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Low-income Dynamics and Determinants under Different Thresholds: New Findings for Canada in 2000 and Beyond

Two researchers from the Atlantic RDC publish a new study on low income in Canada.

In this paper, Jerry Ren and Kuan Xu from Dalhousie University analyze the dynamics and determinants of low income In Canada over the last decade. They study the evolution of the situation according to all three low-income thresholds established by federal departments: the low-income cut-off (LICO), the low-income measure (LIM), and the market basket measure (MBM), using panel 3 (1999 to 2004) and Panel 4 (2002 to 2007) of the Survey of Labour and Income Dynamics (SLID). They notably find that only about five to six percent of the total population experience persistent low income (for four to six years), regardless of which threshold is used, but that this figure is much higher among certain subgroups, such as lone mothers, recent immigrants, members of visible minorities, people with less education and people with activity limitations. They also found that seniors have the lowest low-income incidence whether it is transitory (less than 10 percent of seniors experienced it) or persistent (less than 5 percent).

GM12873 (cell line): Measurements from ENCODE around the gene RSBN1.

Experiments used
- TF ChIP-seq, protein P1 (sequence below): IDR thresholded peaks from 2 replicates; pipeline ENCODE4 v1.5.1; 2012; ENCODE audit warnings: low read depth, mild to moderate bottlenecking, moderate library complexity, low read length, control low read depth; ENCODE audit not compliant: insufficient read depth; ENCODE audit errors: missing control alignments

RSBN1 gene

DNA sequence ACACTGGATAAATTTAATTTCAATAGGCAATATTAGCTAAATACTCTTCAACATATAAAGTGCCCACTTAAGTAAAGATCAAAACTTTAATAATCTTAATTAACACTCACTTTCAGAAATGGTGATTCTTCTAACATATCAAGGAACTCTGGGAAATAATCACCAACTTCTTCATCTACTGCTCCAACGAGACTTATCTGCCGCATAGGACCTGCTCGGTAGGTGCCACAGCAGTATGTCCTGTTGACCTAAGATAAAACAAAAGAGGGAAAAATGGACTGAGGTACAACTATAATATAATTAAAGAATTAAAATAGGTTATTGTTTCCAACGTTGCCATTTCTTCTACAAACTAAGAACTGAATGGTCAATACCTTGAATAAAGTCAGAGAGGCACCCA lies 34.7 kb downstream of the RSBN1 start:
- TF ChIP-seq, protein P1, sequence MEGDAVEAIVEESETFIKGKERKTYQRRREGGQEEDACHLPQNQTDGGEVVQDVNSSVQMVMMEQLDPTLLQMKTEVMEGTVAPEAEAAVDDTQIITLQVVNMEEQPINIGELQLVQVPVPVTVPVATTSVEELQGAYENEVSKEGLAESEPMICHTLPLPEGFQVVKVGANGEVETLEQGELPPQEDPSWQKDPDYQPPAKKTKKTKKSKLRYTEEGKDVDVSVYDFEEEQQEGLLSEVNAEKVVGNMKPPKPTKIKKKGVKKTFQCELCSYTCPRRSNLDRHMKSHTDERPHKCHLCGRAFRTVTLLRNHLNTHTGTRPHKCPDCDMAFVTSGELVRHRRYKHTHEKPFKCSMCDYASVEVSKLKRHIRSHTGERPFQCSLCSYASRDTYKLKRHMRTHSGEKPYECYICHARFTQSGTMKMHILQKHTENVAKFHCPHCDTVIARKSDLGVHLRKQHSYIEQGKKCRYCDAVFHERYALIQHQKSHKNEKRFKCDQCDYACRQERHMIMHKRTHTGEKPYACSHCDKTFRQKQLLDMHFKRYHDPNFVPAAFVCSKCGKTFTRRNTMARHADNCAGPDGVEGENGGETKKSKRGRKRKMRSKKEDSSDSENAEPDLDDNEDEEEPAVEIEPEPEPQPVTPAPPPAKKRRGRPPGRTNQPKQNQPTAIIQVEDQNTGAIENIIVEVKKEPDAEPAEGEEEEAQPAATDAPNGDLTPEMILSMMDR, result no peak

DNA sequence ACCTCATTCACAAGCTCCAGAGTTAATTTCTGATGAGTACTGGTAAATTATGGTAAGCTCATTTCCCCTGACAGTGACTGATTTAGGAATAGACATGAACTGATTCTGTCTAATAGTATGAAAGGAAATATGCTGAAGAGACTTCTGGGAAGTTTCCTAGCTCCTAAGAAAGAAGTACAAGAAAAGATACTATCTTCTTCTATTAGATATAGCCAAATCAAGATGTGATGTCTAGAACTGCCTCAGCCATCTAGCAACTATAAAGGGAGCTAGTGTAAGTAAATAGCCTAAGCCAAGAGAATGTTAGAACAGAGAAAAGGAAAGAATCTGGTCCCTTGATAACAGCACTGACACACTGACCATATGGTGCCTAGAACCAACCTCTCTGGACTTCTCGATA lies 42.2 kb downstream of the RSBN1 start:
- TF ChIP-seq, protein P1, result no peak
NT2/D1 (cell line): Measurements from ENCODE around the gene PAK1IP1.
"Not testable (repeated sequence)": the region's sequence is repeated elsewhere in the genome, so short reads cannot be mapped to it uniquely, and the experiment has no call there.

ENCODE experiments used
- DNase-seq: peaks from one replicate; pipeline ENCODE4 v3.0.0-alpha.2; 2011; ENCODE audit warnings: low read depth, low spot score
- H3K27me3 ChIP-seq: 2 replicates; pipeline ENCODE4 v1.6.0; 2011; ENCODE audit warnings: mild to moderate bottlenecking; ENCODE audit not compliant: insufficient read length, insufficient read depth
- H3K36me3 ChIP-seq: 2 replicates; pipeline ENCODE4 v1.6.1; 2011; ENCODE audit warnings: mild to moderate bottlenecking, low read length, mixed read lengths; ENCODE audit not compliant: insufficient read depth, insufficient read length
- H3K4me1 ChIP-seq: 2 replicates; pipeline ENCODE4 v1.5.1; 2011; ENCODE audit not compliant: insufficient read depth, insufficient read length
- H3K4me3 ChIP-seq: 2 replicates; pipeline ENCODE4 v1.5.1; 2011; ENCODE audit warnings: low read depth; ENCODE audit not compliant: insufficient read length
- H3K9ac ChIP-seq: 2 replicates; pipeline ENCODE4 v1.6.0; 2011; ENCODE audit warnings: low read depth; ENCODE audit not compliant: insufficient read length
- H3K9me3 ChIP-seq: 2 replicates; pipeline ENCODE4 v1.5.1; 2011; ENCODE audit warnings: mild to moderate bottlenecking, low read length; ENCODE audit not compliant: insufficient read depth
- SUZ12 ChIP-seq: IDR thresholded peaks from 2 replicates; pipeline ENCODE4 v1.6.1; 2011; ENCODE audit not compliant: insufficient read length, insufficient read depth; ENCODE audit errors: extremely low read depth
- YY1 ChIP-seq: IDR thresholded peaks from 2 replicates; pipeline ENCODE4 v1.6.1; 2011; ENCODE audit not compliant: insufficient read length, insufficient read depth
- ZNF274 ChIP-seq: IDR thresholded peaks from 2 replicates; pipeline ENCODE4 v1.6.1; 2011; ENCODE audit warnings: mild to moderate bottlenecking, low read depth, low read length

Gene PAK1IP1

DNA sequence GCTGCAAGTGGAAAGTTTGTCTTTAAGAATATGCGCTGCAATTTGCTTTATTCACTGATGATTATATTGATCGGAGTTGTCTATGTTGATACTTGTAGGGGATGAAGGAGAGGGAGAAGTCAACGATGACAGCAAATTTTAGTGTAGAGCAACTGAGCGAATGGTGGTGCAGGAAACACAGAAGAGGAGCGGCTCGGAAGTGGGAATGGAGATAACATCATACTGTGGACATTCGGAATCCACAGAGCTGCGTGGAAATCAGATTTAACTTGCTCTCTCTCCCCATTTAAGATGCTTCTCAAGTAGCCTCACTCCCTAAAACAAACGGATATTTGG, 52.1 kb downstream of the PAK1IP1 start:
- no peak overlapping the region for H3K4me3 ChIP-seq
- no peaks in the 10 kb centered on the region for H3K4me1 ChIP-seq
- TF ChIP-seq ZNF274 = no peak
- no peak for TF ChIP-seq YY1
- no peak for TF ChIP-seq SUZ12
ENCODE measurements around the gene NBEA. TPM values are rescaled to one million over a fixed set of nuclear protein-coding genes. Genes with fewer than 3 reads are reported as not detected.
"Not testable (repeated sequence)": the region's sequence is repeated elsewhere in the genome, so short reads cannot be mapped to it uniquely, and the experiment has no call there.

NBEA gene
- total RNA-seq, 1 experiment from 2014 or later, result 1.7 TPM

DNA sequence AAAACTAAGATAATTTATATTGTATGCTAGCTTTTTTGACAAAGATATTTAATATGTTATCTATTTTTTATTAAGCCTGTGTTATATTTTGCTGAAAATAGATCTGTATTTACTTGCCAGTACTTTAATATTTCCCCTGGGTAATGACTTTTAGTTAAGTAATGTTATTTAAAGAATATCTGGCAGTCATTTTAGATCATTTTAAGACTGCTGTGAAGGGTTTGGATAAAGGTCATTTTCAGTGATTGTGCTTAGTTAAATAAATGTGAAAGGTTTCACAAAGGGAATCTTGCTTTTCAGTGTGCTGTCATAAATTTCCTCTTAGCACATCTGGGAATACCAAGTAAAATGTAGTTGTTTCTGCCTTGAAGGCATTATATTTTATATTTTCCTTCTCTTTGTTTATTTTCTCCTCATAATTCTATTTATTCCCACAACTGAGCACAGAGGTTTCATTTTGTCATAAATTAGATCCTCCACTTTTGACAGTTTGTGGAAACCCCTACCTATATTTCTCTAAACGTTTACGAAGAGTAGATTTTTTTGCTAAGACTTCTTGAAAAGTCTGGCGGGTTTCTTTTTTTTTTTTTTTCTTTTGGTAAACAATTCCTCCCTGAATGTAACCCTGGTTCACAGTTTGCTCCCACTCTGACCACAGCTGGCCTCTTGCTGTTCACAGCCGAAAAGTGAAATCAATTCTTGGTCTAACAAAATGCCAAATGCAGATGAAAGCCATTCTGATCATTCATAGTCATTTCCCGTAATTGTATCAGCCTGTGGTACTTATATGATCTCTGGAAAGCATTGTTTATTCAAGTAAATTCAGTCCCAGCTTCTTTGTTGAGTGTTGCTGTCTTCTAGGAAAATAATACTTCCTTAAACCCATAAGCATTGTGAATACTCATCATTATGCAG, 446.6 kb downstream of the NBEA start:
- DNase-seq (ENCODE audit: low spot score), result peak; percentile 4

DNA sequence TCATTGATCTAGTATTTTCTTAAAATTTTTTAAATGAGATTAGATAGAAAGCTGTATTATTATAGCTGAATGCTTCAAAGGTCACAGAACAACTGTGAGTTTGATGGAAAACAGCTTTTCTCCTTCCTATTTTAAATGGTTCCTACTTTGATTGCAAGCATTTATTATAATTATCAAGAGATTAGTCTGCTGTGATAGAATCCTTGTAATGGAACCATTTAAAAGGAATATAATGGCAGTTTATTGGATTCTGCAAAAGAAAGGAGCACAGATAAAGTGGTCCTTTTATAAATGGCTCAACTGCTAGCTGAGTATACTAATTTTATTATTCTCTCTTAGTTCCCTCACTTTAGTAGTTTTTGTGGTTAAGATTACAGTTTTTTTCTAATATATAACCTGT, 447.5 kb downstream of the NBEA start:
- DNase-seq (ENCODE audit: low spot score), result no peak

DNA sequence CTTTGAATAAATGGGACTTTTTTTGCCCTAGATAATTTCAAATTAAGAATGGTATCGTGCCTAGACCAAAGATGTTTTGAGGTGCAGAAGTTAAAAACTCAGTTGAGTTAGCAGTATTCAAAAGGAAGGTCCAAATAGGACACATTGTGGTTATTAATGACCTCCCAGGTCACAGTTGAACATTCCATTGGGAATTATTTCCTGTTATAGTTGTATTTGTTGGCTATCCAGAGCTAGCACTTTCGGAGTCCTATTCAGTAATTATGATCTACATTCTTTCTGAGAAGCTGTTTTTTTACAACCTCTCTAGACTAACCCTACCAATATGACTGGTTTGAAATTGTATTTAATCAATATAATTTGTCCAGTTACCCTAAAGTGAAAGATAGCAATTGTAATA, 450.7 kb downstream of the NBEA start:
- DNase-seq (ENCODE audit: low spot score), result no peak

To download the paper entitled “Low-income Dynamics and Determinants under Different Thresholds: New Findings for Canada in 2000 and Beyond” and published in Statistics Canada’s Income Research Paper Series, click on the following link: http://publications.gc.ca/collections/collection_2011/statcan/75F0002M/75f0002m2011003-eng.pdf